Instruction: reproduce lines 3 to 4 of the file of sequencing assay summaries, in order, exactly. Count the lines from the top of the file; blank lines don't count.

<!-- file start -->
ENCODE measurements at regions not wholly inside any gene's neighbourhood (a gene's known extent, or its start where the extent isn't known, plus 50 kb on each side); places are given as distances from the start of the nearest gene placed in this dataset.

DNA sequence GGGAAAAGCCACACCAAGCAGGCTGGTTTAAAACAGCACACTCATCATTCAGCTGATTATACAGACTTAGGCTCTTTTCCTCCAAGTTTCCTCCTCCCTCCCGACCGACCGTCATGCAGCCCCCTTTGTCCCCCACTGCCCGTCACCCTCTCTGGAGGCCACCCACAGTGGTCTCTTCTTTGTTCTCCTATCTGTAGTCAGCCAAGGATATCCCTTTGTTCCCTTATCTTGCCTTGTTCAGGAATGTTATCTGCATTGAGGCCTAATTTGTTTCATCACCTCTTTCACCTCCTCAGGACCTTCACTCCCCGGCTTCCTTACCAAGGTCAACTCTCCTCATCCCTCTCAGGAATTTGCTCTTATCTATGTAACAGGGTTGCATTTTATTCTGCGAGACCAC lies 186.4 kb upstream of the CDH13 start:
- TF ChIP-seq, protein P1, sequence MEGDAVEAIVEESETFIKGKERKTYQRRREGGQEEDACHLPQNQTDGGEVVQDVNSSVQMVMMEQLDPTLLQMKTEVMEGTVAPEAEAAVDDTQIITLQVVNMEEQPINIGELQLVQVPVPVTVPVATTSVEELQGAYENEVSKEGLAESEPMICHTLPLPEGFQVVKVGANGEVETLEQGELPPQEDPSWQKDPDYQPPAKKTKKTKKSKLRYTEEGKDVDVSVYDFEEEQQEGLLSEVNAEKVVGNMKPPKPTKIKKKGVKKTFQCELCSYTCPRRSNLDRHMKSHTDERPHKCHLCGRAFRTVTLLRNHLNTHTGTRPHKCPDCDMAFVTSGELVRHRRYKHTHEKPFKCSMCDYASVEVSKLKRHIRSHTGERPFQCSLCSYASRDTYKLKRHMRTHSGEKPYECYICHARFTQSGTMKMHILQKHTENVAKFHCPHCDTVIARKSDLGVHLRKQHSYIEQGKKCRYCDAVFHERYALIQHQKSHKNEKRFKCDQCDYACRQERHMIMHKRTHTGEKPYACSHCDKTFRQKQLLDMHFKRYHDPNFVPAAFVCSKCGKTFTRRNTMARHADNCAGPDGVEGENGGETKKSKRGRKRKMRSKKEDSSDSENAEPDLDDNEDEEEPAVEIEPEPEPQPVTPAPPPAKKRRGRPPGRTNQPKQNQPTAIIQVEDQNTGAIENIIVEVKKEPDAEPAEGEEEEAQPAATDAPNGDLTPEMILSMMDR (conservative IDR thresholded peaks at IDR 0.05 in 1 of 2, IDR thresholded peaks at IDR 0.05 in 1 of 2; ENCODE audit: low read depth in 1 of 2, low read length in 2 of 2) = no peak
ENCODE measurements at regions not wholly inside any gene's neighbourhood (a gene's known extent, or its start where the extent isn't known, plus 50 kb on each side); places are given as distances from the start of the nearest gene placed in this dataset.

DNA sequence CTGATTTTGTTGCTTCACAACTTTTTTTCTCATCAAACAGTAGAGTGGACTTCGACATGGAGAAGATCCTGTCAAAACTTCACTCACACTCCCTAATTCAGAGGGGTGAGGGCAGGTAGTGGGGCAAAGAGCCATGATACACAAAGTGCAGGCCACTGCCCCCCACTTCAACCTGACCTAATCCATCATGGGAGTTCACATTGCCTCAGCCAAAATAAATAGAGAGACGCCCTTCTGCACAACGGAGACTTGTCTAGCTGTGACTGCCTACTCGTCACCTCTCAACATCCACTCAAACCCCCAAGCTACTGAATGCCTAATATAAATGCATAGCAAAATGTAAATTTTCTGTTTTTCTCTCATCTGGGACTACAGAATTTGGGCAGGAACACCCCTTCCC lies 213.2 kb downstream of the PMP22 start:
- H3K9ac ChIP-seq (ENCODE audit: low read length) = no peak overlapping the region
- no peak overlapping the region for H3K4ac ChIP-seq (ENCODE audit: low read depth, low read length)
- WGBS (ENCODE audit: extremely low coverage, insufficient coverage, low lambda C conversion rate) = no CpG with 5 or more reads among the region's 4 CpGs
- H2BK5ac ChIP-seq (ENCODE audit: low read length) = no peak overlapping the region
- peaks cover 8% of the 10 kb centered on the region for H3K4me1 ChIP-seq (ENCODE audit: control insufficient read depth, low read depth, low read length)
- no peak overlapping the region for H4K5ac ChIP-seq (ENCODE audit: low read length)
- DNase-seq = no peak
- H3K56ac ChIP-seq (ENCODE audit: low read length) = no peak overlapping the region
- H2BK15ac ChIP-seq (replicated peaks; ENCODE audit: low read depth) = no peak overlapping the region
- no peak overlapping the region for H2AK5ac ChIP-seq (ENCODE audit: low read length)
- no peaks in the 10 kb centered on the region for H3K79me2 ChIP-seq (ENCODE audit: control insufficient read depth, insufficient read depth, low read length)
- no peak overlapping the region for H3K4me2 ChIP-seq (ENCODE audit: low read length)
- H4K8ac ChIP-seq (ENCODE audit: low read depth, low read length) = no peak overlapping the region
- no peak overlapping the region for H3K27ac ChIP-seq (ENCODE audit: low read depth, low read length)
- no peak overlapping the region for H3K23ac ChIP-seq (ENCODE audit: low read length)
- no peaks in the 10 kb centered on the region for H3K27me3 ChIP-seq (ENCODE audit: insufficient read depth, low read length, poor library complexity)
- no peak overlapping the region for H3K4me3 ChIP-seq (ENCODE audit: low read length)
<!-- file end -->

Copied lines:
- TF ChIP-seq, protein P1, sequence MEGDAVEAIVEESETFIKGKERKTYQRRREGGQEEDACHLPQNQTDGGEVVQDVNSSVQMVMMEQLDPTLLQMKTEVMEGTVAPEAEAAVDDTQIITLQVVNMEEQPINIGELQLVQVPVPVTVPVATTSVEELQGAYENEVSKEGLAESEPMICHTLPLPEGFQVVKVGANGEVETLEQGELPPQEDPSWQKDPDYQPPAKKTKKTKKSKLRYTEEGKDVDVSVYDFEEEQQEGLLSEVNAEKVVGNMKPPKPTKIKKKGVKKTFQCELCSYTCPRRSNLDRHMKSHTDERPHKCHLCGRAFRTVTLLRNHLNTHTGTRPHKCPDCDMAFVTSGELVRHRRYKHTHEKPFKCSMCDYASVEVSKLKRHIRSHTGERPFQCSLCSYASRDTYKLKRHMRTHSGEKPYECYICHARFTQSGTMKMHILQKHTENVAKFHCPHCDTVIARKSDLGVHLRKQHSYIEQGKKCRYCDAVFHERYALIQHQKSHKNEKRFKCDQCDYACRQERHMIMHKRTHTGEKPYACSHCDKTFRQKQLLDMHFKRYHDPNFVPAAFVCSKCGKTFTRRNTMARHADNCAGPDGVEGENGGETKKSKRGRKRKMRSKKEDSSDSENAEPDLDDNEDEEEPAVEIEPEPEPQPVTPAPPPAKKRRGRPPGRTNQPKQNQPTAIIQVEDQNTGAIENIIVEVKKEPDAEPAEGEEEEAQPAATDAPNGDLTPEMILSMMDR (conservative IDR thresholded peaks at IDR 0.05 in 1 of 2, IDR thresholded peaks at IDR 0.05 in 1 of 2; ENCODE audit: low read depth in 1 of 2, low read length in 2 of 2) = no peak
ENCODE measurements at regions not wholly inside any gene's neighbourhood (a gene's known extent, or its start where the extent isn't known, plus 50 kb on each side); places are given as distances from the start of the nearest gene placed in this dataset.